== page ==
Set in the rainy days of recession and redundancies, the plot is as gloomily relevant today as it was in the early nineties. Al has worked all his life as a builder, and after being made redundant in his late 50’s, he spends much of his time alone in his shed exploring his new hobby, painting. His wife Bet works part time in a shoe shop and absorbs herself in reading glossy magazines and constantly entering competitions. After 25 years of marriage any patience or affection towards one another has long ceased, and they spend much of their time bickering and desperately searching for things to talk about; resulting in a biting dialogue that creates laugh out loud humour with sombre undertones. Their lives seem bleak, the set is gray, their clothes are gray and even the Tomato Sauce bottle fails to inject any colour.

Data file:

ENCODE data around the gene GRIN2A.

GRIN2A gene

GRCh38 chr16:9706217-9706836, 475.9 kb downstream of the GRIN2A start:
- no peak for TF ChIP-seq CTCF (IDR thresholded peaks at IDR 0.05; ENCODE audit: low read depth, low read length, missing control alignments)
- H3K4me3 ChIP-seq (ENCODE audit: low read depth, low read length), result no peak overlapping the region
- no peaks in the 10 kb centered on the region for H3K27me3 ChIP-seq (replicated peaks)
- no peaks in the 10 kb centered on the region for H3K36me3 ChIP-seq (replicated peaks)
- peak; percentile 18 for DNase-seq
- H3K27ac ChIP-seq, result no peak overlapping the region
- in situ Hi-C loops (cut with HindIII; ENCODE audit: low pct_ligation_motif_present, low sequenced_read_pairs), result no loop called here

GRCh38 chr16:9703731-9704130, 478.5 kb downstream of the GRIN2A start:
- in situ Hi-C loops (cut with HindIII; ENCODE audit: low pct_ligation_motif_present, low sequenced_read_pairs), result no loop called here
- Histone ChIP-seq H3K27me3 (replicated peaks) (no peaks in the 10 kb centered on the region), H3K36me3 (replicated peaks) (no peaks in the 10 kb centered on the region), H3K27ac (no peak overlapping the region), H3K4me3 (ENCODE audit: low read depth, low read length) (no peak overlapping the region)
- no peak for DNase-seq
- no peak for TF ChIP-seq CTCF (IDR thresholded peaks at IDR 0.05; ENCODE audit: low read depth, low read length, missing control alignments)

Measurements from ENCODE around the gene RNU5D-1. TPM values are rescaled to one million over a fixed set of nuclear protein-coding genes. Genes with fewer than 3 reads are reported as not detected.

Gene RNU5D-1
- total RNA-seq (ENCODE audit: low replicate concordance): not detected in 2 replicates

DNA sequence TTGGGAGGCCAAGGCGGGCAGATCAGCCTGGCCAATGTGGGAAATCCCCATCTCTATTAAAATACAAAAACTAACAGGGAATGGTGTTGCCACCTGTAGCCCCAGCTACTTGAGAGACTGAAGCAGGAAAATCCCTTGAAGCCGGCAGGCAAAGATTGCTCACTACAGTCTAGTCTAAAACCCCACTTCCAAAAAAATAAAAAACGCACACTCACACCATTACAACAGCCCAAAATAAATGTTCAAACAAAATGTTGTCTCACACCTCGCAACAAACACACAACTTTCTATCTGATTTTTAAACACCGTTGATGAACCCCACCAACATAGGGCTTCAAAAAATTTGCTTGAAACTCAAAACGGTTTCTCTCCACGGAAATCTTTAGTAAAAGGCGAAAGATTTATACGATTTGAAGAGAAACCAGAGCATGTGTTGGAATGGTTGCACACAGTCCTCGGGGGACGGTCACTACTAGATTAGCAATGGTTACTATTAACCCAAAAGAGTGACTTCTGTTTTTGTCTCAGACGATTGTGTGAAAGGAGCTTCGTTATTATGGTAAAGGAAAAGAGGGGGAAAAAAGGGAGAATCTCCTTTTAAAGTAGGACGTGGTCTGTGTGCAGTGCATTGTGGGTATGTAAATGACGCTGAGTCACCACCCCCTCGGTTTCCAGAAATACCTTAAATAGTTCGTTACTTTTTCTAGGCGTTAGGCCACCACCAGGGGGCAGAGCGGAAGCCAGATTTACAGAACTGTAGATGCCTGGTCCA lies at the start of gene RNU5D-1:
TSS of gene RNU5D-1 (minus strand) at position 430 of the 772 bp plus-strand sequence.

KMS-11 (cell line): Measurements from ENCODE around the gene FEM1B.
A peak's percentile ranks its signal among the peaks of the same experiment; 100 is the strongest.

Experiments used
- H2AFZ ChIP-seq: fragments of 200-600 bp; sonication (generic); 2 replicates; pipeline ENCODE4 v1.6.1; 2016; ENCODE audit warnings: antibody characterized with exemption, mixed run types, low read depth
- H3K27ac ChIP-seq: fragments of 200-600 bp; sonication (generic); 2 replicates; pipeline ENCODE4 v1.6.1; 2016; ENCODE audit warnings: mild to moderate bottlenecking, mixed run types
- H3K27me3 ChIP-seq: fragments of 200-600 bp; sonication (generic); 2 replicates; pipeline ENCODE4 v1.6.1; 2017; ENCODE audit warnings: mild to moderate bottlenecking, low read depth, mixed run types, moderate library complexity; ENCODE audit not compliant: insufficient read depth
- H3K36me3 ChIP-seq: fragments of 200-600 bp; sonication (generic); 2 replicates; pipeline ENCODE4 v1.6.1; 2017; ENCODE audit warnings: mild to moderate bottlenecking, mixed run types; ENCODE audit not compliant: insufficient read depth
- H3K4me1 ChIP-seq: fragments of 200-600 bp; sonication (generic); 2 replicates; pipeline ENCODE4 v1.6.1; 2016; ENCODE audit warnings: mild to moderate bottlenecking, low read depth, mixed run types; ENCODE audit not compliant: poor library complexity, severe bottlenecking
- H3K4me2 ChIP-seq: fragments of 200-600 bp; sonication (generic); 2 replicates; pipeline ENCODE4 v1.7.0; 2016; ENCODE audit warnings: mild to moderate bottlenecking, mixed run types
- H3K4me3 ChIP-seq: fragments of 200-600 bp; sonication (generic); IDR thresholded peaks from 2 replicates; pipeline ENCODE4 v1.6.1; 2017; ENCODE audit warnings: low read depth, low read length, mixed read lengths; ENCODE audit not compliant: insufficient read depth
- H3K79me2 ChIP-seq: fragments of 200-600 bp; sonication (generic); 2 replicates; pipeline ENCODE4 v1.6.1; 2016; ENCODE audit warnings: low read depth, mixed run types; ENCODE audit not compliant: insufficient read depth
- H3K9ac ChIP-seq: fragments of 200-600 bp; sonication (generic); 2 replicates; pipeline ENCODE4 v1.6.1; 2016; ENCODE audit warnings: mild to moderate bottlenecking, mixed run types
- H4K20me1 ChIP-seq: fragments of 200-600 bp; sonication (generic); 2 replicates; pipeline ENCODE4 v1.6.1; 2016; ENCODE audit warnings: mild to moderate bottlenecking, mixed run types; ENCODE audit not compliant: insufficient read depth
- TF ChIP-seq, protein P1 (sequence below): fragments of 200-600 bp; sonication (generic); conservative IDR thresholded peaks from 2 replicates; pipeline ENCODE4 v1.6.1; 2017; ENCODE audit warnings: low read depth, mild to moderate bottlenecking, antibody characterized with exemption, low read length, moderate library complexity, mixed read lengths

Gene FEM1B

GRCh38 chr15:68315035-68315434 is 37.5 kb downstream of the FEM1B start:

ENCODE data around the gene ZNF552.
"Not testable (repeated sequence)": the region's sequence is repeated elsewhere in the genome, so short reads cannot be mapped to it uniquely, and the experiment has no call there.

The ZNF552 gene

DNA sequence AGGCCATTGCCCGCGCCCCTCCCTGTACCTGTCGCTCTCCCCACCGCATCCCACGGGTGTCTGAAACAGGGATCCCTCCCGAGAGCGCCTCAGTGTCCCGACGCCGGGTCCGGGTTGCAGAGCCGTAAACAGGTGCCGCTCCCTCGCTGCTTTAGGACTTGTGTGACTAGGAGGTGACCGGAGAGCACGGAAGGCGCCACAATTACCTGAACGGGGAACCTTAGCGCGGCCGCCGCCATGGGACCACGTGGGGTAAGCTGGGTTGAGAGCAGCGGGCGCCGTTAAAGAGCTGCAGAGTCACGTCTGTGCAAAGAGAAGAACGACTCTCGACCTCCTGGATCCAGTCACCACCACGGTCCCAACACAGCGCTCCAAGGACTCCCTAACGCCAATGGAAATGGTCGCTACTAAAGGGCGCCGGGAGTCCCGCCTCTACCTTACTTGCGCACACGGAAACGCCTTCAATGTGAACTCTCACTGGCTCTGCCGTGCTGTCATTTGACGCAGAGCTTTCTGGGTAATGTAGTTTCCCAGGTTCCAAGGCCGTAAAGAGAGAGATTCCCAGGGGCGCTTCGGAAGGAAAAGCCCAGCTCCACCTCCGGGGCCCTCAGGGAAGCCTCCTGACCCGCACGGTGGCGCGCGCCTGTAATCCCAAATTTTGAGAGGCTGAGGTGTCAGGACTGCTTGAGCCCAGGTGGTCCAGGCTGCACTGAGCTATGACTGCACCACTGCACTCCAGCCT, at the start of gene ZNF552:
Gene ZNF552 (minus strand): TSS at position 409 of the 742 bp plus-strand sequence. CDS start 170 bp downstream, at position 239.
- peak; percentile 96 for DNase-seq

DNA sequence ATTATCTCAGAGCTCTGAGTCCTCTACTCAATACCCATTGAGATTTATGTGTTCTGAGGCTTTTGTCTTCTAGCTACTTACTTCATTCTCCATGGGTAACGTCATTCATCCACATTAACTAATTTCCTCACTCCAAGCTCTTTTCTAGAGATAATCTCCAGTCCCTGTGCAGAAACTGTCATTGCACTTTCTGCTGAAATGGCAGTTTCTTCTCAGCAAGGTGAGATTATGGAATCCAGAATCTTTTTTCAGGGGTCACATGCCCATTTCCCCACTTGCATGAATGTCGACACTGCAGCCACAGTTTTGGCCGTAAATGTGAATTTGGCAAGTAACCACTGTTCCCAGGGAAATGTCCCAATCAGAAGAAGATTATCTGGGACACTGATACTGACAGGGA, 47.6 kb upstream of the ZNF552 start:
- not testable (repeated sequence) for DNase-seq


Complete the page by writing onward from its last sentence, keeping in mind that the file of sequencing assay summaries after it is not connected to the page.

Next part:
The play takes a turn when Bet wins one of her fated competitions, nothing too grand, just one night in Paris with an all inclusive ferry crossing, but certainly enough to give their relationship a reinjection of compassion. As the curtain rises for the second half, the stage is transformed with a glittering and impressive set that would not look out of place on the West End. This none too subtle signal of changes to come is the beginning of what turns out to be a truly charming and heart warming comedy.
The bickering and insults continue but they begin to become endearing. The ever cautious Al, infatuated by the sounds and smells of the City of Love, begins to let his guard down, resulting in a rumpus scene in which he cautiously eats a steak tartar, leaving the audience in uproar.
The acting is undertaken with technical precision and Pip Leckenby is masterful in her set design. April in Paris is not going to set the theatre world alight, however it is a charmingingly simple and well constructed piece of comedy which does not fail to inspirit and captive it’s audiences.